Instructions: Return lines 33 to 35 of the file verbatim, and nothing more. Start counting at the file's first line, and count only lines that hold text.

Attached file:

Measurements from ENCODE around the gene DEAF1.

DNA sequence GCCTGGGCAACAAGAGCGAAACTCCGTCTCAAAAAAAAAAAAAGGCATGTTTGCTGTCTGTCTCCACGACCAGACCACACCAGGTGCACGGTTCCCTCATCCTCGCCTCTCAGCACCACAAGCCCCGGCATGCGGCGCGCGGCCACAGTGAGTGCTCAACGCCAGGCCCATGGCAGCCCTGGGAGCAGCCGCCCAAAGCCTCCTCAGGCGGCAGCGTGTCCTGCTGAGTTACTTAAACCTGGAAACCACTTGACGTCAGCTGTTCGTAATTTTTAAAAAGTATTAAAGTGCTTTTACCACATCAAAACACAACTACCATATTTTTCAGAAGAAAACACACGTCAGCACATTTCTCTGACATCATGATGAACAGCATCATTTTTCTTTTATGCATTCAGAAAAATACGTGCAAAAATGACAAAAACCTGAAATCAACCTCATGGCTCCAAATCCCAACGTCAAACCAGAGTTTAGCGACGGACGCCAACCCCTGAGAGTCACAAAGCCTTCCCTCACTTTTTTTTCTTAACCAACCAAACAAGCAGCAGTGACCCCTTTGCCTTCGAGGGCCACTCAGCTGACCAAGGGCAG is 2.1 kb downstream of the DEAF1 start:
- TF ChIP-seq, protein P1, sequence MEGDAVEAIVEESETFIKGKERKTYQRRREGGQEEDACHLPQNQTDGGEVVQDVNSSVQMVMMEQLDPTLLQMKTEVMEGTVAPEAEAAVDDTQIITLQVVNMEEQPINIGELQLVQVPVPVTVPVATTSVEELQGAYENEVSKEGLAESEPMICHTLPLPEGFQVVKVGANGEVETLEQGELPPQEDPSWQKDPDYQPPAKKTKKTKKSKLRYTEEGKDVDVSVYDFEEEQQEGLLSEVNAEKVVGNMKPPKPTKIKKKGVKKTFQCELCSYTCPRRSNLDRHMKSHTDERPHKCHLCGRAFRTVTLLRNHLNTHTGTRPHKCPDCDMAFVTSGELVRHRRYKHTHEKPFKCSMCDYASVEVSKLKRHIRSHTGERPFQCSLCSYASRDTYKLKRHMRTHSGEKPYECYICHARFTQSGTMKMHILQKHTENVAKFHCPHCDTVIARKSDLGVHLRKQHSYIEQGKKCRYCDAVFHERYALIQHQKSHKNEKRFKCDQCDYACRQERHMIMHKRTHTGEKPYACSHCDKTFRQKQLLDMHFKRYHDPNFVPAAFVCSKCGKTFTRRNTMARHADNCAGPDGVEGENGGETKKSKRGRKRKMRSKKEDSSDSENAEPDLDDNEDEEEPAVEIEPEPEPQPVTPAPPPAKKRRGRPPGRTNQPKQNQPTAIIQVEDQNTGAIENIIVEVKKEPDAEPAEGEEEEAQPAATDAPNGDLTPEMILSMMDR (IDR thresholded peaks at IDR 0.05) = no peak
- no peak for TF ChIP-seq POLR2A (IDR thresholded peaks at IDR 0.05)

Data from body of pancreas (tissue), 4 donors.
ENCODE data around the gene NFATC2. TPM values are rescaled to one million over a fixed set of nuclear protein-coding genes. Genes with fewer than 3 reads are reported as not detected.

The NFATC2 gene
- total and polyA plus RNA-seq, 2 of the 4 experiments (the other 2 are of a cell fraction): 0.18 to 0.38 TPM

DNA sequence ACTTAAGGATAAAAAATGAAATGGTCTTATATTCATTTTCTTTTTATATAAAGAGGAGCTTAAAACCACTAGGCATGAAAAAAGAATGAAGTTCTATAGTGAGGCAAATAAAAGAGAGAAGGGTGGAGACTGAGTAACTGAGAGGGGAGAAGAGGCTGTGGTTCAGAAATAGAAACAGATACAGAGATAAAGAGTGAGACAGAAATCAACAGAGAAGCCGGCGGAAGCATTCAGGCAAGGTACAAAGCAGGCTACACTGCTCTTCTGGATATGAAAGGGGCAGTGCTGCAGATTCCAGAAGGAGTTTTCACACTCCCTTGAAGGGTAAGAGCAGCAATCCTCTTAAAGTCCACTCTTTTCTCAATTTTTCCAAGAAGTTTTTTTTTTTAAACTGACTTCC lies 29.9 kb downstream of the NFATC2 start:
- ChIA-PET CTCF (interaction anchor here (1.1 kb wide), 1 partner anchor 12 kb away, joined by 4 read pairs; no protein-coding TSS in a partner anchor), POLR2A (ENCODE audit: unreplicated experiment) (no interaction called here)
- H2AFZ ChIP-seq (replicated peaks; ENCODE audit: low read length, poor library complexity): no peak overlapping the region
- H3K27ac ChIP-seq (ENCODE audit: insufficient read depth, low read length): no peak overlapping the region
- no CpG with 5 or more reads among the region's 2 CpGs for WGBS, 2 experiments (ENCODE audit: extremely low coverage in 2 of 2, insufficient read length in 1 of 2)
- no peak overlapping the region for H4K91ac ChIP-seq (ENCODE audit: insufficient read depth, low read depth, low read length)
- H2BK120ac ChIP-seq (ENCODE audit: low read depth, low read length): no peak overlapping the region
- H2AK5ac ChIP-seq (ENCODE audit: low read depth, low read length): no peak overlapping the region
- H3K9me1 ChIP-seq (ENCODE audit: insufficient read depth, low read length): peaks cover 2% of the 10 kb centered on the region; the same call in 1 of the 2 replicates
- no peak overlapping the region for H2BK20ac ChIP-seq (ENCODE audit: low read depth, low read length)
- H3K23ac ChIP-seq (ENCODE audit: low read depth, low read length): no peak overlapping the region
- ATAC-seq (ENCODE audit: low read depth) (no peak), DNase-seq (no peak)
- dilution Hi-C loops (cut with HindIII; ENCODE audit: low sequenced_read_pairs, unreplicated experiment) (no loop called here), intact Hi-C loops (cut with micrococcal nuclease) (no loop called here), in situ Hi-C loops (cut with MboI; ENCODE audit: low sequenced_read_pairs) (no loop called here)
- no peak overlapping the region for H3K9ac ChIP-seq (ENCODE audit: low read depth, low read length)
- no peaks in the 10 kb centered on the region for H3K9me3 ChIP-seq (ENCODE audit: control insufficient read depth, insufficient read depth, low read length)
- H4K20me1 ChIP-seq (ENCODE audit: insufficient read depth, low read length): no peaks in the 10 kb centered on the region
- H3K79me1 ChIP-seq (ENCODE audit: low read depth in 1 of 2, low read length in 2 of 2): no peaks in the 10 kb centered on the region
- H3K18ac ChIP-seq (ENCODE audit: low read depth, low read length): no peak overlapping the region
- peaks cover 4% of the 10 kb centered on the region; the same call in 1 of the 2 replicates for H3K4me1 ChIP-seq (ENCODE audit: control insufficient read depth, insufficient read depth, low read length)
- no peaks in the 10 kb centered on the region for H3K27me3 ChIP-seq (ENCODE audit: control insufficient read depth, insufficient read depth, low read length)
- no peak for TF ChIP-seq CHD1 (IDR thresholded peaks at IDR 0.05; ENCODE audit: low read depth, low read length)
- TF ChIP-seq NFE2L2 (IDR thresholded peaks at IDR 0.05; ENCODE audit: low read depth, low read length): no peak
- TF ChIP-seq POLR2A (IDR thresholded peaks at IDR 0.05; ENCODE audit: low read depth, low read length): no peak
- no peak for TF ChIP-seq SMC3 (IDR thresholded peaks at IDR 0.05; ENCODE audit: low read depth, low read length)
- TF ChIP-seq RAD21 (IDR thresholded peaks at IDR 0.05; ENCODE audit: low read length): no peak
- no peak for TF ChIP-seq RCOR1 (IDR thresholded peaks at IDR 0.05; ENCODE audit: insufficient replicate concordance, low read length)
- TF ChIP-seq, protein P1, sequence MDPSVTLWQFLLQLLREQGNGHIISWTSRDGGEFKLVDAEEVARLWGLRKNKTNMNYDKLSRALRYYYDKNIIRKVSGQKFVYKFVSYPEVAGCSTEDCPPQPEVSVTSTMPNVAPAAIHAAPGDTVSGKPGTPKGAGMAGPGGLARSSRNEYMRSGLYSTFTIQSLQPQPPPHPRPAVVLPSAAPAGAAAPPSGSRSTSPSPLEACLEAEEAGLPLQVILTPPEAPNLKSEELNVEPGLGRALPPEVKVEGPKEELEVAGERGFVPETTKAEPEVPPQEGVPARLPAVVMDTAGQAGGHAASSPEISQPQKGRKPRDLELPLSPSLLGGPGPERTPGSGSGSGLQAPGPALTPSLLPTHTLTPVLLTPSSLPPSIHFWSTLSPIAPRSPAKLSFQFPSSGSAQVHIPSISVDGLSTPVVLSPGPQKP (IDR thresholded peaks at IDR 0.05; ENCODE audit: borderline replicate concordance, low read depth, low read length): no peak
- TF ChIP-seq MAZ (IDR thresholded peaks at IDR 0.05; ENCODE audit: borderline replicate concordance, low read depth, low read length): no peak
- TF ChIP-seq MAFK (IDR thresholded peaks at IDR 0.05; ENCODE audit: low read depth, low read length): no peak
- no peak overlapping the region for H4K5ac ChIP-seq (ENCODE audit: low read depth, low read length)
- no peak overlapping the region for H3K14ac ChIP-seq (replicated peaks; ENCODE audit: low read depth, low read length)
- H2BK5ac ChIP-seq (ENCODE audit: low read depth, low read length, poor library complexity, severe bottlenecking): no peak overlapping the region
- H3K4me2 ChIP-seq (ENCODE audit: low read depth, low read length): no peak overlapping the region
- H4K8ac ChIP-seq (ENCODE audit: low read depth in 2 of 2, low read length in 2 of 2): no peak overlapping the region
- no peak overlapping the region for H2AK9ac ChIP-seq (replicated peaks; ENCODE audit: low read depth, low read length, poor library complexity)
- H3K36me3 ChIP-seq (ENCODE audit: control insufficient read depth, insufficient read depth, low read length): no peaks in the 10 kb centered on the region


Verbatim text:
- TF ChIP-seq RAD21 (IDR thresholded peaks at IDR 0.05; ENCODE audit: low read length): no peak
- no peak for TF ChIP-seq RCOR1 (IDR thresholded peaks at IDR 0.05; ENCODE audit: insufficient replicate concordance, low read length)
- TF ChIP-seq, protein P1, sequence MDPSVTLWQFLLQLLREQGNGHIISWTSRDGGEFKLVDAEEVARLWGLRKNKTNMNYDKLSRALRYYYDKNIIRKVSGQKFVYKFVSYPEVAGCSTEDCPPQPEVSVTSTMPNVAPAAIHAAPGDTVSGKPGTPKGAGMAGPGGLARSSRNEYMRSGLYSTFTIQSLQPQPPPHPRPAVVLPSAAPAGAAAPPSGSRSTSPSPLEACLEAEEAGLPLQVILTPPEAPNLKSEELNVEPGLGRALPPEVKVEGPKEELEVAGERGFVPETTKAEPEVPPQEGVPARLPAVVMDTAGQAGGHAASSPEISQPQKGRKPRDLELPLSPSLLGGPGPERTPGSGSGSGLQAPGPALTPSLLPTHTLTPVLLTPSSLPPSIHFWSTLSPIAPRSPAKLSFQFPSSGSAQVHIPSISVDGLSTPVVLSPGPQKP (IDR thresholded peaks at IDR 0.05; ENCODE audit: borderline replicate concordance, low read depth, low read length): no peak